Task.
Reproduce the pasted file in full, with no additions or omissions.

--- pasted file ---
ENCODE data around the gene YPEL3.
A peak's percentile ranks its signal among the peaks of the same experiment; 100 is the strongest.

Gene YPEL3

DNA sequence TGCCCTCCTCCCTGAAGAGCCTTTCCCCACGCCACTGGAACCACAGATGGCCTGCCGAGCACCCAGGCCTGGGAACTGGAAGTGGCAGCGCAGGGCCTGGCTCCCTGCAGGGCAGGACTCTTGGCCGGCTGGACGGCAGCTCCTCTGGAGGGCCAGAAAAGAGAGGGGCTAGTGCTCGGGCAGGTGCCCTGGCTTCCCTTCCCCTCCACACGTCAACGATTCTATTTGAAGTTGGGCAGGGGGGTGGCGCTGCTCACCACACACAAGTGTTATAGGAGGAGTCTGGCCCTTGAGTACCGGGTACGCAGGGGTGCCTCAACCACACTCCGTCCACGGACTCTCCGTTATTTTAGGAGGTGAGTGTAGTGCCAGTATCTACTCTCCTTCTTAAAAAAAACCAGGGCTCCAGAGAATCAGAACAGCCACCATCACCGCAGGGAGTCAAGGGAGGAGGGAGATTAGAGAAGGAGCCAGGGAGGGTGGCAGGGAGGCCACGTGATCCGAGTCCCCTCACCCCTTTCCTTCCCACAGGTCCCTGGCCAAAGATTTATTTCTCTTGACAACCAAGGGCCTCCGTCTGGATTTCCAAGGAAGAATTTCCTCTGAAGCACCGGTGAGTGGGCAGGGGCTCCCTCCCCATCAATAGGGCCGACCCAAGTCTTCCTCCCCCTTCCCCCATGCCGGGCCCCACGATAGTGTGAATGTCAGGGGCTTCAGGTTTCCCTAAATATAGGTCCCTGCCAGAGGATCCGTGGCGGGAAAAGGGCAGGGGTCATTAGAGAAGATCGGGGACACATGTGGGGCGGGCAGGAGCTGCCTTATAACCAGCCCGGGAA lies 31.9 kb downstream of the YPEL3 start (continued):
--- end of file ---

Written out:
ENCODE data around the gene YPEL3.
A peak's percentile ranks its signal among the peaks of the same experiment; 100 is the strongest.

Gene YPEL3

DNA sequence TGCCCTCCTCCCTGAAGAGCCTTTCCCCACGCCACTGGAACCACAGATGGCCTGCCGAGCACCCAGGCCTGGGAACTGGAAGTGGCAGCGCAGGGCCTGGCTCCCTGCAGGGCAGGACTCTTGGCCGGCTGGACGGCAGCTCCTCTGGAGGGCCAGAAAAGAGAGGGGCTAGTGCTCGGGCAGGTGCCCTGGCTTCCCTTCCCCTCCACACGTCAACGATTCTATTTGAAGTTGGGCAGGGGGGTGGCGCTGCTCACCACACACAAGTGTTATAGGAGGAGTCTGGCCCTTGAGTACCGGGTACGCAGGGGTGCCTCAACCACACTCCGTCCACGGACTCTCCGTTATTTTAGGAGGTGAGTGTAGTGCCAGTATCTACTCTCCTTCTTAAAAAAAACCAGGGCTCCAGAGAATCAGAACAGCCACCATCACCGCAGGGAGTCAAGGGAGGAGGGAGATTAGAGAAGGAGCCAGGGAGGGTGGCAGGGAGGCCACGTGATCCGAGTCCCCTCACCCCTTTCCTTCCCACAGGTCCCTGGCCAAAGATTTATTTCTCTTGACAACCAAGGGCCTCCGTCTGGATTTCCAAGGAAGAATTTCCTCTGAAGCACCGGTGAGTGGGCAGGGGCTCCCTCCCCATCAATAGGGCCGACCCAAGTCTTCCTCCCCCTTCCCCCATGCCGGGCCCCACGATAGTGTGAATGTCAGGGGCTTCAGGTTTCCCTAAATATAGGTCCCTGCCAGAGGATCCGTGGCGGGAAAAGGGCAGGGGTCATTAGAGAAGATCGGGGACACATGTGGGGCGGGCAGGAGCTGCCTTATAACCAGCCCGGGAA lies 31.9 kb downstream of the YPEL3 start (continued):